05/27/2014 02:03 pm ET Updated Jul 27, 2014

Living to 100?

It turns out that living to 100 is a real possibility for many of us in our 70s and for half of kids now in preschool.

The 2012 Census reported about 53,000 centenarians in the U.S., but the numbers are growing rapidly. It's projected that by 2040, there will be nearly a million centenarians (80% of them women), and that number will exceed a million by 2050! Laura Carstensen, founding director of Stanford's Center on Longevity, believes even these may be conservative estimates.

Yes, we have begun to control acute illnesses and now face the prospect of chronic conditions accompanying us into the remarkable future. But half of us will not have Alzheimer's, and with longevity, we have the potential to live with a sense of well-being even in the face of physical changes.

Research at Albert Einstein School of Medicine on families with siblings all reaching their 100th birthday finds that there are important genetic markers that protect these "Superagers" from memory decline, diabetes, cancer and heart disease. Amazingly, efforts are underway to duplicate the proteins that result from these genetic influences, with hopes of creating a life-expanding pill! Would you take that pill? We think we would... maybe...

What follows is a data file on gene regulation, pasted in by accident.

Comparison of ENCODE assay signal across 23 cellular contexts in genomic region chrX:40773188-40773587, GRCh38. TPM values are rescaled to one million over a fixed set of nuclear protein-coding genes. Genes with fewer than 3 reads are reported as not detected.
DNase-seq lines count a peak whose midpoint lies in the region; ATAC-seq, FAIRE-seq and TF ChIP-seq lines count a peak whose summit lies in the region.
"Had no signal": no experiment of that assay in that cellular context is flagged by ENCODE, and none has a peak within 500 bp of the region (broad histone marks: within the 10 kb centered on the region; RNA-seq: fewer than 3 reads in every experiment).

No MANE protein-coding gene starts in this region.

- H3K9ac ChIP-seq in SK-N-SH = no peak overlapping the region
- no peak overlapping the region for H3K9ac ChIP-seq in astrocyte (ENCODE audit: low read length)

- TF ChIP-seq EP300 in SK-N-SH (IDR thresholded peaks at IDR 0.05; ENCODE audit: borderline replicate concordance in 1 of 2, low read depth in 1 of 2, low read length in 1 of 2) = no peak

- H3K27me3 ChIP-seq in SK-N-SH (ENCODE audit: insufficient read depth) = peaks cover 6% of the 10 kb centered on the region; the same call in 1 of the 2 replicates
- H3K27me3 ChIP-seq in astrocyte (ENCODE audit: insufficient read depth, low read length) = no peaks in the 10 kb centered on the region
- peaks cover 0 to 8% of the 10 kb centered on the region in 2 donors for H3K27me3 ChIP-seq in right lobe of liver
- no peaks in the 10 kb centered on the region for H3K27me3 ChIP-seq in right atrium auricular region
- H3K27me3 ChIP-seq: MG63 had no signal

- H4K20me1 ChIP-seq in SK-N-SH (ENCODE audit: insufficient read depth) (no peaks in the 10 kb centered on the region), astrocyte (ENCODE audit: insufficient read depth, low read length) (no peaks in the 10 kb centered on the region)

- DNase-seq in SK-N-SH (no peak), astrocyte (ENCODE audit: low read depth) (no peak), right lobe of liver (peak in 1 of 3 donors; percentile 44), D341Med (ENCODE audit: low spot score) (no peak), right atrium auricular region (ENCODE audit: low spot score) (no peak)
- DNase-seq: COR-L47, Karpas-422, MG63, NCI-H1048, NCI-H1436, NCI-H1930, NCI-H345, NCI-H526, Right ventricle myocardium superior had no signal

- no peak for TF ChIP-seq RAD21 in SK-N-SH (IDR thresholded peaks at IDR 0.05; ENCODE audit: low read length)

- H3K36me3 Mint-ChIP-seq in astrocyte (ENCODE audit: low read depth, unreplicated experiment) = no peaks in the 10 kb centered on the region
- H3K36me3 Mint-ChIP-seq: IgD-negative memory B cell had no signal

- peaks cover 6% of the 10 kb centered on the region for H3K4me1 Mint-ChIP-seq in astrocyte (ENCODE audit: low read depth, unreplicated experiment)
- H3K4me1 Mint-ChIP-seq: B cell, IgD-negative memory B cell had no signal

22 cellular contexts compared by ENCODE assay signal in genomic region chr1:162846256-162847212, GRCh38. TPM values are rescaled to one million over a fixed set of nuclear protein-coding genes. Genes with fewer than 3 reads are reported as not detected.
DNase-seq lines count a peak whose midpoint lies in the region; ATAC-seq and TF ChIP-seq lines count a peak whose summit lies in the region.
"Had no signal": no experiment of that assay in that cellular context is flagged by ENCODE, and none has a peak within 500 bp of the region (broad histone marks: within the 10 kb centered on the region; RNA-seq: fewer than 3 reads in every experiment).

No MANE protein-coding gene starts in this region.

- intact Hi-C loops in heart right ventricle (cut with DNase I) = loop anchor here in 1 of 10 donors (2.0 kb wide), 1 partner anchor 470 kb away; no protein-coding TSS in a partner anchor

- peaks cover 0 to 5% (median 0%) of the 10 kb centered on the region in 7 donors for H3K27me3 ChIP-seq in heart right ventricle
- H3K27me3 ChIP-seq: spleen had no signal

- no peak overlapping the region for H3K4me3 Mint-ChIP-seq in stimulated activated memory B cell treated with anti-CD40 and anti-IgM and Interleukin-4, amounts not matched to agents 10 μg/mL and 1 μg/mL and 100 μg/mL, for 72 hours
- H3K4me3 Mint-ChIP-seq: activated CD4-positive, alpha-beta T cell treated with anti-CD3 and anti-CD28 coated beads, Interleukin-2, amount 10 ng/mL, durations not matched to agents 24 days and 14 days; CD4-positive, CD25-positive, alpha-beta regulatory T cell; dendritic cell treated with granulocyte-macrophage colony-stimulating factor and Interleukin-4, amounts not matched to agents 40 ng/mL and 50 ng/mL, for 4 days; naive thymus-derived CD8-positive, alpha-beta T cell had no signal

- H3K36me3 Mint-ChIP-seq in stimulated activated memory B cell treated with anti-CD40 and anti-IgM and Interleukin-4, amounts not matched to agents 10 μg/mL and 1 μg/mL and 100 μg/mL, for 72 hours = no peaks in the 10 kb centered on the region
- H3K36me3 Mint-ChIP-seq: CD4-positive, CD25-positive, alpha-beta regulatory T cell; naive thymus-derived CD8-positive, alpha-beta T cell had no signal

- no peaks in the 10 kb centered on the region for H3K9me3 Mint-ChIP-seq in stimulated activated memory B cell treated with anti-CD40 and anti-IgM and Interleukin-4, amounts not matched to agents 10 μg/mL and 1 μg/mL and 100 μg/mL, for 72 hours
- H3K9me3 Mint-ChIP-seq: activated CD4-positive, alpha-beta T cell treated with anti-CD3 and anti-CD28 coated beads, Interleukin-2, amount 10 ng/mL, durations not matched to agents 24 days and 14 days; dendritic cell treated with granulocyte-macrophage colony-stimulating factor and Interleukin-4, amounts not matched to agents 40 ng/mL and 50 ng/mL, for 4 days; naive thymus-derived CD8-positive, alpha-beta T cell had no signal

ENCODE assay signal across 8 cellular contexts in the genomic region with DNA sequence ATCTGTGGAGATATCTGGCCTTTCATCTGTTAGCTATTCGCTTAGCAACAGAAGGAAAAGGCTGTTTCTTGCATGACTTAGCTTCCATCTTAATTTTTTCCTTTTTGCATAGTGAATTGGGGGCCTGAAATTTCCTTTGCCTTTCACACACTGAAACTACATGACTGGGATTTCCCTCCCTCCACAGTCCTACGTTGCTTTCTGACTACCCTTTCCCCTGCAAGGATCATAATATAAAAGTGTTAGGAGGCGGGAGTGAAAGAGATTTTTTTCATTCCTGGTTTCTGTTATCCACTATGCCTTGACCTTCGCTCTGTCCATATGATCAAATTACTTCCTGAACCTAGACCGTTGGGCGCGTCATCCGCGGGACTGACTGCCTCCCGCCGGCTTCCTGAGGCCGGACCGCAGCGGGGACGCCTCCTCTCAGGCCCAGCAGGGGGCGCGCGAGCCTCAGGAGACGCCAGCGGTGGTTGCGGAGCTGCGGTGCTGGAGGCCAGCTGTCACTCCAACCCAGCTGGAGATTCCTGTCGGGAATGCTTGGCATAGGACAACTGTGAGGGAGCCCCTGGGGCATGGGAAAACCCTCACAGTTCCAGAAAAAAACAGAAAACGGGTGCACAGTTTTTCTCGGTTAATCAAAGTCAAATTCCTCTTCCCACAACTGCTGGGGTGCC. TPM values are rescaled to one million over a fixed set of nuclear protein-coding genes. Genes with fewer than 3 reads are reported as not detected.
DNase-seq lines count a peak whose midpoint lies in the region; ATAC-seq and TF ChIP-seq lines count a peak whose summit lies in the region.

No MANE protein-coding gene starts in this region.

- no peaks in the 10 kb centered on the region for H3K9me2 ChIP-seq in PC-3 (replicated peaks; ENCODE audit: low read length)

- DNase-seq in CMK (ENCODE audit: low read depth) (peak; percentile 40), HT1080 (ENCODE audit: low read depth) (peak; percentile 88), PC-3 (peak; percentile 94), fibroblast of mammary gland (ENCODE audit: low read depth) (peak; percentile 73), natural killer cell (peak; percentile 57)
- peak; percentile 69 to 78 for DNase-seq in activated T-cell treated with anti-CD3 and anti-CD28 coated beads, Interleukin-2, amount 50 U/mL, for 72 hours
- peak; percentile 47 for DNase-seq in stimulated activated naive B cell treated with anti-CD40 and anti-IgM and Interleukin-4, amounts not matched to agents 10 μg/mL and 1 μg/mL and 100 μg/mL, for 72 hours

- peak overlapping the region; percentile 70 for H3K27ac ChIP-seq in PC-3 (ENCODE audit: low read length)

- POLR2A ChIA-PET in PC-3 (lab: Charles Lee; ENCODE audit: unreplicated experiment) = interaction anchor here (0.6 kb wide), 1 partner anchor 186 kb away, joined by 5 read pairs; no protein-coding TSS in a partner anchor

But our DNA is only a partial influence on longevity. For well-being in later life, we can heed the advice of many and follow the example of those living in the world's Blue Zones described by Dan Buettner: Fresh air, natural exercise, healthful diet, good sleep, socialization and little stress or worry... and the PERMA of Martin Seligman and Positive Psychology: Positive emotions, Engagement, Relationships and Accomplishments.

And we can be inspired by role models such as Marjorie Stoneman Douglas, who retired from a successful career as a journalist only to begin a second career as an environmental spokeswoman. She played an important role in the establishment of the Everglades National Park and continued this second career into her 100's. She was still conducting interviews at 103, and a friend saw her in a video at 107.She died in 1998 at 108. One way to approach our own old-old age is to start making note of these marvelous stories. What others are out there?